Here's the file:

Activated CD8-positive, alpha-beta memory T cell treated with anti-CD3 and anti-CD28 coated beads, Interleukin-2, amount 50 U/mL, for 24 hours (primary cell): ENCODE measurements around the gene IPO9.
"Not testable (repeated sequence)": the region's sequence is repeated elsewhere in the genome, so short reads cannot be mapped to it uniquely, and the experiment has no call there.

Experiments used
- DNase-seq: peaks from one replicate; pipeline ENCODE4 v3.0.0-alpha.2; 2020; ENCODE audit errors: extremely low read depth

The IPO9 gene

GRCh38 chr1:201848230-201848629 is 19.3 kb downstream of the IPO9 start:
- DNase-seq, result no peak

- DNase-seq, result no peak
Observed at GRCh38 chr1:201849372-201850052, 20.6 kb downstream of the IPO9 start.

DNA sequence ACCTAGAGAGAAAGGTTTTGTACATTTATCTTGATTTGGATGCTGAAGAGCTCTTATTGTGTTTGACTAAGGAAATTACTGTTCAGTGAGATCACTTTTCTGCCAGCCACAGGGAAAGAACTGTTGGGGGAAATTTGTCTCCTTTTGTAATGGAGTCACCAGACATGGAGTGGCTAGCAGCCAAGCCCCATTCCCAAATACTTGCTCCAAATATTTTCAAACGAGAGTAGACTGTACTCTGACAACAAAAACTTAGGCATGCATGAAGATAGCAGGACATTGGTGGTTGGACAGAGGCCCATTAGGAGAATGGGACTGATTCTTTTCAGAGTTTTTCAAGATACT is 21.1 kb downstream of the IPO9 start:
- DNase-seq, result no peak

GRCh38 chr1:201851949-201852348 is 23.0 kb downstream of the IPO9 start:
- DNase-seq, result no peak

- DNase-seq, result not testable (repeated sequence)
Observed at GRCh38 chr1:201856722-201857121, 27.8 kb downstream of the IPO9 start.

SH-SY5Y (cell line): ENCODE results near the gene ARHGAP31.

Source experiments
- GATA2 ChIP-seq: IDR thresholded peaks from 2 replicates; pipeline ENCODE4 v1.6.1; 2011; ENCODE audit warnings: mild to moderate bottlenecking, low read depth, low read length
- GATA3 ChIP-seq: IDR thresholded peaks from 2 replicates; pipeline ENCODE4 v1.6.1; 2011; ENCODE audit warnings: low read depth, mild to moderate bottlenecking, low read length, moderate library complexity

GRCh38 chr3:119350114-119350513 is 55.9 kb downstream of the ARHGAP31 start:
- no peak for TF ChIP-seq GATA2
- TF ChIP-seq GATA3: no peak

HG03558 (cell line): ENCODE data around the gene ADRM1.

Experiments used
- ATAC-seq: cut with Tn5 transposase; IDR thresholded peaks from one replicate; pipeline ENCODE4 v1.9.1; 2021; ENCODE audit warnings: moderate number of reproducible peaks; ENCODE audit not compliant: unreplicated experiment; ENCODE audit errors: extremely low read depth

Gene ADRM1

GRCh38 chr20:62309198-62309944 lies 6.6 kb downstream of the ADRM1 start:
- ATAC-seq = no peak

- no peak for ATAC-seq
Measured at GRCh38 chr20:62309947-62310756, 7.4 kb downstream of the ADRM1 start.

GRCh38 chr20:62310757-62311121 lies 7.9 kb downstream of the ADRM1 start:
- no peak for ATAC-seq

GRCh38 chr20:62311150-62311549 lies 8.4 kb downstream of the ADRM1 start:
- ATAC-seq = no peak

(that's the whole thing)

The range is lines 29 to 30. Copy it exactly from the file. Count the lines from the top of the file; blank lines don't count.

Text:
- no peak for ATAC-seq
Measured at GRCh38 chr20:62309947-62310756, 7.4 kb downstream of the ADRM1 start.